Monday, April 18, 2011


Review: Potiche
4 stars (out of 5)
By R. Kurt Osenlund

Without a drop of tiger blood, Catherine Deneuve is all kinds of winning in “Potiche,” a campy, colorful lark that's even delectable when it melts into a puddle of syrup. The latest from the ever-exciting, ever-versatile François Ozon, the French comedy sees Deneuve play a rich tyrant's pampered spouse (the title translates to “trophy wife”), who steps out of the shadows toward fulfillment, then pays her liberation forward by claiming positions of power and inciting change. How sweet, how graciously out of step, that we can have a feminist film that laughs at itself. Ozon, with one eyebrow raised and tongue in cheek, hurries to make his intentions known. He introduces Deneuve's character, Suzanne Pujol, during a morning jog, her bright red tracksuit and sprightly surroundings establishing the candied color scheme, a fairy-tale land of privilege, and a warm sense of humor that's decidedly off-kilter (woodland creatures come to greet her, but also hump). With that light touch of naughtiness (bad touch!), Ozon keeps spirits high and moods light even when drama is afoot, thus offering a sister-doing-it-for-herself story that's never funnel-fed.

And, yes, that lovely Deneuve. Ozon, in a feature film career that's spanned little more than a decade, has managed to work with a stunning lineup of France's best and brightest actresses, directing Deneuve, Isabelle Huppert, Charlotte Rampling, Jeanne Moreau, Fanny Ardant, Ludivine Sagnier and Emanuelle Beart, to name a few. Here, it's a Deneuve showcase, with the prolific star aloof and charming in a role that, if not exactly challenging, is certainly a fun pedestal on which to place a legendary muse. From the narrow POV of her husband, Robert (Fabrice Luchini), Suzanne is just another bauble to be kept inside his mansion, voiceless save for her agreements and pastime of writing poetry. It's an existence she's come to accept with gritted teeth (“Of course I'm happy – I made up my mind to be,” she says), despite the nudges and teasings of her grown children, Joëlle (Judith Godrèche) and Laurent (Jérémie Renier). But when an uprising of disgruntled workers at Robert's umbrella factory sends the hypertensive boss into the hospital, Suzanne, at the suggestion of the town's communist mayor (Gerard Depardieu), steps up to fill the void, both at the business and in her life.

"Pujol! Asshole! Pujol! Asshole!"
Though doctored to better reflect the contemporary woes of struggling laborers, “Potiche,” set in 1977, is based on a play by Pierre Barillet and Jean-Pierre Grédy, which Ozon had been itching to adapt for years. A class comedy that flirts with the farcical, its closest relative in Ozon's filmography is “8 Women,” the star-studded 2002 whodunit that also had stage origins (and also starred Deneuve). If not style (the costumes! the rounded-edge split-screens! the disco flourishes!), it's breezy wit and easy irony at which Ozon proves most adept. Some of the jokes in “Potiche” tank (“When this happened to Marie Antoinette, she didn't lose her head,” Suzanne says amidst the worker revolt), others soar (“I've made up my mind, and I'm keeping my baby,” Joëlle tells her mother), but all fit into the filmmaker's tapestry of knowing, peppy melodrama. A pretzel of genealogical mysteries and checkered pasts underscores the events of the film's present, peeling back layers to reveal Suzanne's moxie, and often giving the viewer the juicy advantage of being more in-the-know than the characters. It's the endearing self-deprecation, flecked with elements of Almodóvar, John Waters and Jacques Demy, that keep “Potiche” miles above something like “Made in Dagenham” or, for godssakes, “Secretariat.”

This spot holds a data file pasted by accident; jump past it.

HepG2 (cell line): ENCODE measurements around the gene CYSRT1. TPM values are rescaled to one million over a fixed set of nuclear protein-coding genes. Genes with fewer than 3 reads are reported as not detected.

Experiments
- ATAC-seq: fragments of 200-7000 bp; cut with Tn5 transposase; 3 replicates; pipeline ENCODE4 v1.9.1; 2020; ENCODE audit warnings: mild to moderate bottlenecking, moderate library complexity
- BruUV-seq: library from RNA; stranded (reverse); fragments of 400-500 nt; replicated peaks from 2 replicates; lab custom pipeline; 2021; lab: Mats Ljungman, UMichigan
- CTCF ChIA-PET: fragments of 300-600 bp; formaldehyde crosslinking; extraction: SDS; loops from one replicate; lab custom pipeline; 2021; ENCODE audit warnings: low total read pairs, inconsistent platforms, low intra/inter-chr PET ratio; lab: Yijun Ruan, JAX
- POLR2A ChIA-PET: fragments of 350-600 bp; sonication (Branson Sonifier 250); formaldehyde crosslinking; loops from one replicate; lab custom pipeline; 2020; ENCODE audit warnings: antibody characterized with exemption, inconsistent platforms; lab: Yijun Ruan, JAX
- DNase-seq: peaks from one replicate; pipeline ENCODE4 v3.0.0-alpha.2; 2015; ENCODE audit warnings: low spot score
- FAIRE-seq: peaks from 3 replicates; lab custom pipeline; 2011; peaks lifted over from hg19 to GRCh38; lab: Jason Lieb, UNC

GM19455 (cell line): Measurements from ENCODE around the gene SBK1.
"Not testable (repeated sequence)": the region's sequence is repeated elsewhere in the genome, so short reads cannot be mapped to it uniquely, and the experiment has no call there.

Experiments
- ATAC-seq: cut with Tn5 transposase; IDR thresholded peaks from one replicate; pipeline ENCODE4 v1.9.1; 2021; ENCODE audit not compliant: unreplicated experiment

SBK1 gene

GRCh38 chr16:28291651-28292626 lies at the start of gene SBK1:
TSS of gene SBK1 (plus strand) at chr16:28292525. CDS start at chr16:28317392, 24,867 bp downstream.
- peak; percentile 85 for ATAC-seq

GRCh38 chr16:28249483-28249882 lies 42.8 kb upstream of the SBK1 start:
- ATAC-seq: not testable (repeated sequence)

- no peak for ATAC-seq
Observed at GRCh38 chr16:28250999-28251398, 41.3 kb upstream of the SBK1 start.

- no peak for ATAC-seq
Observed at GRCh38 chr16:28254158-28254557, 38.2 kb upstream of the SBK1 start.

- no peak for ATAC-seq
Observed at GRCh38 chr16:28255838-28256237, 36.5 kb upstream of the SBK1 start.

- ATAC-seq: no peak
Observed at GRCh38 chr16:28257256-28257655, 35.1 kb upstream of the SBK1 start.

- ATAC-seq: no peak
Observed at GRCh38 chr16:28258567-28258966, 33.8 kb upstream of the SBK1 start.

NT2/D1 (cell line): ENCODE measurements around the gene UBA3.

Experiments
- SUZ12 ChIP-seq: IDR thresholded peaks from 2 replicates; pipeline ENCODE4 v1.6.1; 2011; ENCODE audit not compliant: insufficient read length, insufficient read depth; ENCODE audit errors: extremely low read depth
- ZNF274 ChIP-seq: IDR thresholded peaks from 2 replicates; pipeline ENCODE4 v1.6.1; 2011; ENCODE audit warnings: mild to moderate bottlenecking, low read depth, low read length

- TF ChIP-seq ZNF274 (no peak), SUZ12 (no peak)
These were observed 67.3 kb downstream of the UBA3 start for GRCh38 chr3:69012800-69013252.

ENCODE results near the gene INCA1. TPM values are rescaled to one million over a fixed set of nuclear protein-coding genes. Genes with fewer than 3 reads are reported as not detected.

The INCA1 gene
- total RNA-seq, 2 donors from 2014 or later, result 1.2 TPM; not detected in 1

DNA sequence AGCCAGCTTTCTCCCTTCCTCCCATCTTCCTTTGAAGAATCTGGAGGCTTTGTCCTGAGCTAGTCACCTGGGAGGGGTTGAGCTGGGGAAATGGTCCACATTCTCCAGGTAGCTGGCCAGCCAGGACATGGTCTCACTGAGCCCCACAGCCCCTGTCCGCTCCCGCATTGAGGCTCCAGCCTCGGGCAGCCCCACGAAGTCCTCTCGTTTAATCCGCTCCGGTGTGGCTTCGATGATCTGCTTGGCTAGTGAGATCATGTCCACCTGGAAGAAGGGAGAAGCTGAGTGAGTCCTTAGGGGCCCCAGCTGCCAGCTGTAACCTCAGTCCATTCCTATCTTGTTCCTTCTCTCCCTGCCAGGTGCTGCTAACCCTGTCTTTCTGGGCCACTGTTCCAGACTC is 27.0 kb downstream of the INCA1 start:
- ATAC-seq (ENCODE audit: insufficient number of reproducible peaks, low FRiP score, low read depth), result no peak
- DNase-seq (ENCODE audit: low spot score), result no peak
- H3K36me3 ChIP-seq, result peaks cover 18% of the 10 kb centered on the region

Suzanne is more Elle Woods than Rosie the Riveter. Some of the best moments involve seeing her get preposterously dolled up to greet the gruff workers, with whom she aims to restore the friendly bonds in place before Robert took the helm (the factory was once owned by Suzanne's father). Colors brighten along with the conditions, and the workplace becomes more and more of a parasol palace (thanks in, in no small part, to the artsy Laurent, Ozon's requisite gay character, who along with his sister is recruited to be on staff). Subsequent family strife gives the movie the earthbound foothold it needs, but the spotlight remains on Deneuve, whose Suzanne keeps piling on the successes, not the least of which is the emancipation of Robert's secretary/mistress (Karin Viard, mildly calling to mind “Mad Men's” Christina Hendricks). Francophiles will delight at the leading lady's pairing with Depardieu, whose benevolent politico shares a saucy history with Suzanne. A delightful scene sees the pair get their Tony Manero on inside a club, and another, which works despite its overindulgence, may even remind some of a back-in-the-day duet between the two icons. Ozon knows how to pay homage, and he certainly knows how to tip his hat to Deneuve, who at 67 continues to laugh in the face of time's ticking clock and weather the phases of her career. Take that, Charlie Sheen.

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